Both the physical and psychic definitions of anamnesis operated as characters and as head to head competitors when American artist Matthew Barney’s OTTO trilogy first played out in living galleries and across 4:3 screens in the early 90s. The first definition, from medicine, is the word for a case history as remembered by a patient. The second, from philosophy, refers to an un-forgetting; the rediscovery of an innate or inherited knowledge once held but that has been lost.
Anamnesis, too, is the result of the Gladstone Gallery’s currently ongoing presentation of videos, key sculptures, and drawings from Barney’s star-marking early work. Cast petroleum jelly workout benches, large-pearl tapioca dumbbells, sternal retractor specula, and study sketches in self-lubricating plastic frames are reminders of Barney's prodigiousness, painstakingly re-presented today to mark the artist's continued collaboration with the gallerist Barbara Gladstone. What the show, Facility of DECLINE, isn’t, is a recreation of Facility of INCLINE, Facility of DECLINE, or OTTOshaft, the names for the original individual parts of Barney's first trilogy. Instead, it is the uncovering of the solids that are formed by the acid-base reaction between practice and presentation.
In Barney’s case, what exists in the wake of his grand experiments is always multivalent. If his sculptures are to hold any water, then the cast brass shaduf in 2014’s River of Fundament (the artist’s five-and-a-half-hour epic opera inspired by Norman Mailer’s Ancient Evenings), must contain at least as much magnetism as the film’s footage of actor Paul Giamatti (in the part of pharaoh Phah-Nem-Hotep) shitting in it. Similarly, in Barney's six-part Cremaster Cycle (1994-2002), we're left asking whether the polyethylene sheep-bagpipe amalgam is the product, whereas the footage of its creation is the documentation, or the reverse?
For those lost in the conceptual spume of contemporary exhibitions, Facility of DECLINE is a gut-punch worthy of Harry Houdini, one that will take you back to the days in which modern giants like Jeff Koons and Damien Hirst still had things to prove. Loosely told, the OTTO trilogy depicts a vaudevillain Tom and Jerry struggle, wherein the Oakland Raiders’ fabled center, Jim Otto, tries to squeeze Houdini’s energy out of the magician's sealed bodily orifices. In Barney’s Playbook 91-92, the artist describes Houdini as his Character of Positive Restraint, a “self-enclosed, internal, hermetic being,” who “wants to preserve and store the energy generated during his training regimen,” by avoiding “expending energy in competition.”
“[Jim] Otto is, by contrast, a porous, perforated, external being,” Barney writes. “The double zeros on his jersey suggest the many openings into his body. He seeks to open more orifices in himself and others, as an orifice is a site for the ingestion and release of energy. Otto wants to win at all costs, and is willing to deplete all of his energy to compete.”
What follows throughout the OTTO trilogy’s three parts involves unsimulated penetration with bagpipe drones, Bugs Bunny-esque drag chase sequences, and a sculpture containing human chorionic gonadotropin, a hormone used in combination with steroids. His is an extreme sort of self-rediscovery: for Barney, to understand the chemical and physical processes that we come to be defined by is to go through them all over again. This work would establish Barney's ascendancy to the realm of high-high art at only 24. OTTO proved his mastery over his many educations, in life, in school, and in athleticism (Barney was a high school football star, and his seminal body of work, Drawing Restraint, is a series of physical exercises in art making through resistance).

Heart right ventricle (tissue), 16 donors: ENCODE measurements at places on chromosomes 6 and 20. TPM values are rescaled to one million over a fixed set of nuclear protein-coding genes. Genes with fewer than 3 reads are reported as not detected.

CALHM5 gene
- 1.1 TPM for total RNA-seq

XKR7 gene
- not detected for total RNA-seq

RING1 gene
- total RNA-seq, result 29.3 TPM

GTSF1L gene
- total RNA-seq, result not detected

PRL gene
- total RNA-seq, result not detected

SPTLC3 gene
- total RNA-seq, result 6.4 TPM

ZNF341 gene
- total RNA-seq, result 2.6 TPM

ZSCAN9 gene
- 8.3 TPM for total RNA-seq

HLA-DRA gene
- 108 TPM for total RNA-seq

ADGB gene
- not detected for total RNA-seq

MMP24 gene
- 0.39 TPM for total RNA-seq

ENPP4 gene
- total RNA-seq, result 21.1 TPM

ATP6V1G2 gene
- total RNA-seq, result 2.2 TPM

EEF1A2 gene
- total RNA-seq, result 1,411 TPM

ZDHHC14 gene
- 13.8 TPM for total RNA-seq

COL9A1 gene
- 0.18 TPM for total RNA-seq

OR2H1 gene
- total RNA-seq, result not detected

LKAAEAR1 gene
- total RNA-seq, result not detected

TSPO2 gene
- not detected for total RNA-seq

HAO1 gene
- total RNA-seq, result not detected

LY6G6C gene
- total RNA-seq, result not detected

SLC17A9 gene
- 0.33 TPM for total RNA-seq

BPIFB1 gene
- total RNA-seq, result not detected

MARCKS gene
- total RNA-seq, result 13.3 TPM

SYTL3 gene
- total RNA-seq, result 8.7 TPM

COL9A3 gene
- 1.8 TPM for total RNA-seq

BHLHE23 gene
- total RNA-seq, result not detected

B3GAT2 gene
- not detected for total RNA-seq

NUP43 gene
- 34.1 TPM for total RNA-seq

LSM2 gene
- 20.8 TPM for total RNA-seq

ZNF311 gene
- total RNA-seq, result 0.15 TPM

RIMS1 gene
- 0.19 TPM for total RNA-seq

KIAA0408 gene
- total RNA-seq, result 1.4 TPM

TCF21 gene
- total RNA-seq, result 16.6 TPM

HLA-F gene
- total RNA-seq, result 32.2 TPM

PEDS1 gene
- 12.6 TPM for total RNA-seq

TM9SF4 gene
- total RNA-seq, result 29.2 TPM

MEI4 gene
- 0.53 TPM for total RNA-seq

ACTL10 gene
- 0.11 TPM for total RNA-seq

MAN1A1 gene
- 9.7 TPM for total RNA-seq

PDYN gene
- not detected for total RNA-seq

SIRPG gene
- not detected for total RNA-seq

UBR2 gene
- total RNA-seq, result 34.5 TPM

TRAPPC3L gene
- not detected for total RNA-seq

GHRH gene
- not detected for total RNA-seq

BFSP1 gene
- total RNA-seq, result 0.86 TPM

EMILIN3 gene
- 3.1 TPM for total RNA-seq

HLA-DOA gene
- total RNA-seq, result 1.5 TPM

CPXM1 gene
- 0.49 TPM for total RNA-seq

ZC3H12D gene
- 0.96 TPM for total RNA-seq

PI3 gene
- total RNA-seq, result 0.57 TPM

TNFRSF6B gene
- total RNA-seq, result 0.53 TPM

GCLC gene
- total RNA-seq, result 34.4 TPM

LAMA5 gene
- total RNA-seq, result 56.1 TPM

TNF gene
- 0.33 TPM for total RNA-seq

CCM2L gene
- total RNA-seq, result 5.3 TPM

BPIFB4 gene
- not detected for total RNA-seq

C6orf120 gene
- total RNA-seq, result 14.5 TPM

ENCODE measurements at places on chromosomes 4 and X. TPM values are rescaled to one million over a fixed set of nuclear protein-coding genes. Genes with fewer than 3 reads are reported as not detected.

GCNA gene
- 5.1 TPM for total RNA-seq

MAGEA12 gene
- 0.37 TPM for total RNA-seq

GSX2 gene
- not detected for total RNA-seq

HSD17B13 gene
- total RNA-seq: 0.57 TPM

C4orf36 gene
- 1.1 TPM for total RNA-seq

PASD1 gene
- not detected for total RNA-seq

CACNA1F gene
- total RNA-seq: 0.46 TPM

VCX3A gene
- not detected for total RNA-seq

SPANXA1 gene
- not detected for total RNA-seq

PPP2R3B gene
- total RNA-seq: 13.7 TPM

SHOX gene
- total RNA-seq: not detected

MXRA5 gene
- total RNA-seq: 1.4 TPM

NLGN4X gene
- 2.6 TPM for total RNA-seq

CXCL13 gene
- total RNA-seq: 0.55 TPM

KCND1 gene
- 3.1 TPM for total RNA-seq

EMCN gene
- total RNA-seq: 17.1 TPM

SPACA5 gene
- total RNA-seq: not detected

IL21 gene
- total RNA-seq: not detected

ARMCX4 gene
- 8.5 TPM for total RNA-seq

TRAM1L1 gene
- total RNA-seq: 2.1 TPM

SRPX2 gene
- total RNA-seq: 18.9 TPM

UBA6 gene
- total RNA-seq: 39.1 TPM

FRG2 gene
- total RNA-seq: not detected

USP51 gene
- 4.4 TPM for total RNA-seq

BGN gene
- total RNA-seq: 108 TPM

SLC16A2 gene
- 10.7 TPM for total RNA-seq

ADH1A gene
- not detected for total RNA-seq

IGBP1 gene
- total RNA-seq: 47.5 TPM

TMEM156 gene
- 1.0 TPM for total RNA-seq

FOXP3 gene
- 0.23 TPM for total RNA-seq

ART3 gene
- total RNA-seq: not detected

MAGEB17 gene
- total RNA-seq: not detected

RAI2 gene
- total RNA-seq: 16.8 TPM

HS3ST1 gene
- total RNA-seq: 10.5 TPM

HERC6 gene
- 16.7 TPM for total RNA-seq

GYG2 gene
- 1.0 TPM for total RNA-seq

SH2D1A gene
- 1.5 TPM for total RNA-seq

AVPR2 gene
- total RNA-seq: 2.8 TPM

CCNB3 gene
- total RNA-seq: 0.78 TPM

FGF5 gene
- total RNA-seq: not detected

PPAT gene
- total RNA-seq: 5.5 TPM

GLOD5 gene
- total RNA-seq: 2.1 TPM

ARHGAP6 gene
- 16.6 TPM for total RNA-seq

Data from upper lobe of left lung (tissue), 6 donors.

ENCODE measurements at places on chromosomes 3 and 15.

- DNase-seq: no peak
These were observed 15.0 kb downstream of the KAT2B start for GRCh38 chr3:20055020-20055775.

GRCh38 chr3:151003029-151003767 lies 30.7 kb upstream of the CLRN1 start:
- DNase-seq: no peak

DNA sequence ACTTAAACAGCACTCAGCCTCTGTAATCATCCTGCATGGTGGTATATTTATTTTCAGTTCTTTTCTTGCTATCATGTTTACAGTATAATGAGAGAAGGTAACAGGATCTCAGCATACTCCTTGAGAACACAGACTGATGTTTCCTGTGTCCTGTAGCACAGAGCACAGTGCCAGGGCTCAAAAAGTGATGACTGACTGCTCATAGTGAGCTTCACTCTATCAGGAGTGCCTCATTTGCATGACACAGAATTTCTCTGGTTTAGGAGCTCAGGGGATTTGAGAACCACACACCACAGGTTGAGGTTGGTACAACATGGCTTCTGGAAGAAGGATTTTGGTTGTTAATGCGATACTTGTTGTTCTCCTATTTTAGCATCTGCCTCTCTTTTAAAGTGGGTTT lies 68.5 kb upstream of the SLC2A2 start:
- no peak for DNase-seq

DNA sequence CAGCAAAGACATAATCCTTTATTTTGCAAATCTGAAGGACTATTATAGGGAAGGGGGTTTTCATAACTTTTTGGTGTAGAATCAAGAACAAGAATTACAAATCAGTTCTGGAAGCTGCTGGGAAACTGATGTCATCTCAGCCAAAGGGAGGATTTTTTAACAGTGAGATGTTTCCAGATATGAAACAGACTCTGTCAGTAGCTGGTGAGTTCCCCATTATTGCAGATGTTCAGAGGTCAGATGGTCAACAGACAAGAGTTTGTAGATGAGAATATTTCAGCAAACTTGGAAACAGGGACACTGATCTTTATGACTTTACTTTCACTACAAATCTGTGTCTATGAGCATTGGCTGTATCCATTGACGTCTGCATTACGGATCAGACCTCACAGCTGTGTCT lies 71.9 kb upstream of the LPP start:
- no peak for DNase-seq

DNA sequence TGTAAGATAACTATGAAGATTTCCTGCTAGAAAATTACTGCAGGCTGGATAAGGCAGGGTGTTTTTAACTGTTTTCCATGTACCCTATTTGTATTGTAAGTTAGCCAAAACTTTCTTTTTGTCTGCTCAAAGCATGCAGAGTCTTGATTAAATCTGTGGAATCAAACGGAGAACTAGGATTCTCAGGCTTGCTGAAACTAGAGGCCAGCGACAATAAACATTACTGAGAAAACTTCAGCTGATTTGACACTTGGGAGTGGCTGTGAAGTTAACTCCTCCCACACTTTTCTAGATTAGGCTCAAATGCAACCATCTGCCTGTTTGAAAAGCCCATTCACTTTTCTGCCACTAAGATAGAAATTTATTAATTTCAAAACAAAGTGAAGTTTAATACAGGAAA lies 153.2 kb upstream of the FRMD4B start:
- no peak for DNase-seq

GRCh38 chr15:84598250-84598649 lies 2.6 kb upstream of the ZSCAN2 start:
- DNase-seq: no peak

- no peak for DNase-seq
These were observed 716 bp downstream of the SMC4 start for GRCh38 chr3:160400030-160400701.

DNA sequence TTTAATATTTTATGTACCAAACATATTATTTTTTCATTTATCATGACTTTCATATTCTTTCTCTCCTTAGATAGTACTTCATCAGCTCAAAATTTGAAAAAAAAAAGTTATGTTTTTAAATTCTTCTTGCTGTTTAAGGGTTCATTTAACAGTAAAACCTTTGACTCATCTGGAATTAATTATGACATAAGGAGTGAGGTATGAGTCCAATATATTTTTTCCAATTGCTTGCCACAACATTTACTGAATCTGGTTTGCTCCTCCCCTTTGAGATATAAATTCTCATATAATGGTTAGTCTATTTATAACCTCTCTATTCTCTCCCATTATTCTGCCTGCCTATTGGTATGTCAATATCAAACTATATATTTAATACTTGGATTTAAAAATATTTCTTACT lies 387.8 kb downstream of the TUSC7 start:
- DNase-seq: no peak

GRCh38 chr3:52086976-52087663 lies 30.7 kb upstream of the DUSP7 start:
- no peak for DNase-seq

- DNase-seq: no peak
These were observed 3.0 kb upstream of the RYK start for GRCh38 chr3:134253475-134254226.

“The OTTO trilogy is an intact and hermetic system, fueled by the tensions between impulse and restraint, between sheer desire and control,” curator Nancy Spector writes in the intro to Gladstone Gallery’s engrossing OTTO Trilogy book, a must for audiences looking for the foundations to Barney’s epic later works. The current show still contains what one critic felt was “the art of the 1990s beckoning” when he first saw the works decades ago. What Saltz adds to the conversation, however, he is now forced to reckon with in a way that Barney, even despite what some might call the dragging-via-studio album of the century, Vulnicura (Björk and Barney were partners for 12 years), will probably never have to: the desiccation of objectified self, undoubtedly due to the passage of time.
Instead, in the field and on-screen, Barney quite literally puts it all out there. From genderfucking to sport-sanctioned physical abuse, what Facility of DECLINE induces us to is not the idea that we can become gods or monsters (a phenomenon of mythologizing Barney that even this writer will admit to having done in the past), but that, from our muscles all the way down to the electrical signals controlling them, in the equal and opposing urges at work inside all of us, we contain the knowledge of how to re-become whole.
Matthew Barney: Facility of DECLINE is on view at Gladstone Gallery in New York through October 22, 2016.